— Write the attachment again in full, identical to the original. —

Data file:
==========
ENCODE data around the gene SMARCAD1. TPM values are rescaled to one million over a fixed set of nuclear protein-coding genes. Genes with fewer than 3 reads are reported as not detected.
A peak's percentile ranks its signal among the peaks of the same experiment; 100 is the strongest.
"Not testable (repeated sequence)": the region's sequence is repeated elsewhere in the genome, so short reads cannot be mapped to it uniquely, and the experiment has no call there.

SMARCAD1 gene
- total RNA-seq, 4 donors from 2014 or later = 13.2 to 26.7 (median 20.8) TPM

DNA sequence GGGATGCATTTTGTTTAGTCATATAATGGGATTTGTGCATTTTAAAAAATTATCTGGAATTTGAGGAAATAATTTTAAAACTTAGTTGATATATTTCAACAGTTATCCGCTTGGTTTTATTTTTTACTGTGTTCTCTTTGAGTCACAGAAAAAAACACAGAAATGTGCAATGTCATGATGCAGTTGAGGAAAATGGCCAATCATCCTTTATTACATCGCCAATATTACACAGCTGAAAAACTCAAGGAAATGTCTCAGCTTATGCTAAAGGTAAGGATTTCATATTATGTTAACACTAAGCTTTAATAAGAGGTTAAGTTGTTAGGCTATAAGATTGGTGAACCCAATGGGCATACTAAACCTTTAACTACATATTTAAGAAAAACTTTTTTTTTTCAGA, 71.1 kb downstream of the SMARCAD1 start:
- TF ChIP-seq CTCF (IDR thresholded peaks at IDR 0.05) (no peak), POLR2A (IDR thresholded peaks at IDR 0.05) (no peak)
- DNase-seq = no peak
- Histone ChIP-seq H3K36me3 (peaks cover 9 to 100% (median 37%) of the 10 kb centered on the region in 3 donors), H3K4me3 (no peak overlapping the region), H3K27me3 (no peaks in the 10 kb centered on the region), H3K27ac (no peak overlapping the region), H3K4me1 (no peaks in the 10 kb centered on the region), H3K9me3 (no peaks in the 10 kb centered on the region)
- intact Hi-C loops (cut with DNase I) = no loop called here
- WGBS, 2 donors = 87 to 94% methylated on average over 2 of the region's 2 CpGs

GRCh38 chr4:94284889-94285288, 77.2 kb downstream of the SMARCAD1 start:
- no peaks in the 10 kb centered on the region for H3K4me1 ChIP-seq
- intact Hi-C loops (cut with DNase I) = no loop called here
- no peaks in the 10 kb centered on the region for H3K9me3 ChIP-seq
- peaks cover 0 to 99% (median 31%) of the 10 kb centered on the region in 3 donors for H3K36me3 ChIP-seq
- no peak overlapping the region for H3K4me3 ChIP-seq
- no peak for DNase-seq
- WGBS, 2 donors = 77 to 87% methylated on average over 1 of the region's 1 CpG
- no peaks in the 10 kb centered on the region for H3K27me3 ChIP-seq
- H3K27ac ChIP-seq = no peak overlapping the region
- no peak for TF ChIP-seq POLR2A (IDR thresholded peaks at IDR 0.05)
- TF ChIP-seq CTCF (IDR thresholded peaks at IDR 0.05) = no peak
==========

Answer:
ENCODE data around the gene SMARCAD1. TPM values are rescaled to one million over a fixed set of nuclear protein-coding genes. Genes with fewer than 3 reads are reported as not detected.
A peak's percentile ranks its signal among the peaks of the same experiment; 100 is the strongest.
"Not testable (repeated sequence)": the region's sequence is repeated elsewhere in the genome, so short reads cannot be mapped to it uniquely, and the experiment has no call there.

SMARCAD1 gene
- total RNA-seq, 4 donors from 2014 or later = 13.2 to 26.7 (median 20.8) TPM

DNA sequence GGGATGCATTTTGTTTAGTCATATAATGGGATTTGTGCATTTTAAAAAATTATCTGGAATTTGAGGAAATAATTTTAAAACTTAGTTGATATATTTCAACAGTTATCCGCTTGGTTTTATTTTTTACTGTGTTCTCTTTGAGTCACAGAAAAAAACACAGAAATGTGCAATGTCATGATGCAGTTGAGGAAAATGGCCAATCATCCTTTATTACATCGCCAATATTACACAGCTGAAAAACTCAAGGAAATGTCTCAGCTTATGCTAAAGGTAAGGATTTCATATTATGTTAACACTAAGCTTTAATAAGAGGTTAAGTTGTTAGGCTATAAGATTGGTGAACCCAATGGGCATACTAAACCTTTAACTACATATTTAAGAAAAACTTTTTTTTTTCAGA, 71.1 kb downstream of the SMARCAD1 start:
- TF ChIP-seq CTCF (IDR thresholded peaks at IDR 0.05) (no peak), POLR2A (IDR thresholded peaks at IDR 0.05) (no peak)
- DNase-seq = no peak
- Histone ChIP-seq H3K36me3 (peaks cover 9 to 100% (median 37%) of the 10 kb centered on the region in 3 donors), H3K4me3 (no peak overlapping the region), H3K27me3 (no peaks in the 10 kb centered on the region), H3K27ac (no peak overlapping the region), H3K4me1 (no peaks in the 10 kb centered on the region), H3K9me3 (no peaks in the 10 kb centered on the region)
- intact Hi-C loops (cut with DNase I) = no loop called here
- WGBS, 2 donors = 87 to 94% methylated on average over 2 of the region's 2 CpGs

GRCh38 chr4:94284889-94285288, 77.2 kb downstream of the SMARCAD1 start:
- no peaks in the 10 kb centered on the region for H3K4me1 ChIP-seq
- intact Hi-C loops (cut with DNase I) = no loop called here
- no peaks in the 10 kb centered on the region for H3K9me3 ChIP-seq
- peaks cover 0 to 99% (median 31%) of the 10 kb centered on the region in 3 donors for H3K36me3 ChIP-seq
- no peak overlapping the region for H3K4me3 ChIP-seq
- no peak for DNase-seq
- WGBS, 2 donors = 77 to 87% methylated on average over 1 of the region's 1 CpG
- no peaks in the 10 kb centered on the region for H3K27me3 ChIP-seq
- H3K27ac ChIP-seq = no peak overlapping the region
- no peak for TF ChIP-seq POLR2A (IDR thresholded peaks at IDR 0.05)
- TF ChIP-seq CTCF (IDR thresholded peaks at IDR 0.05) = no peak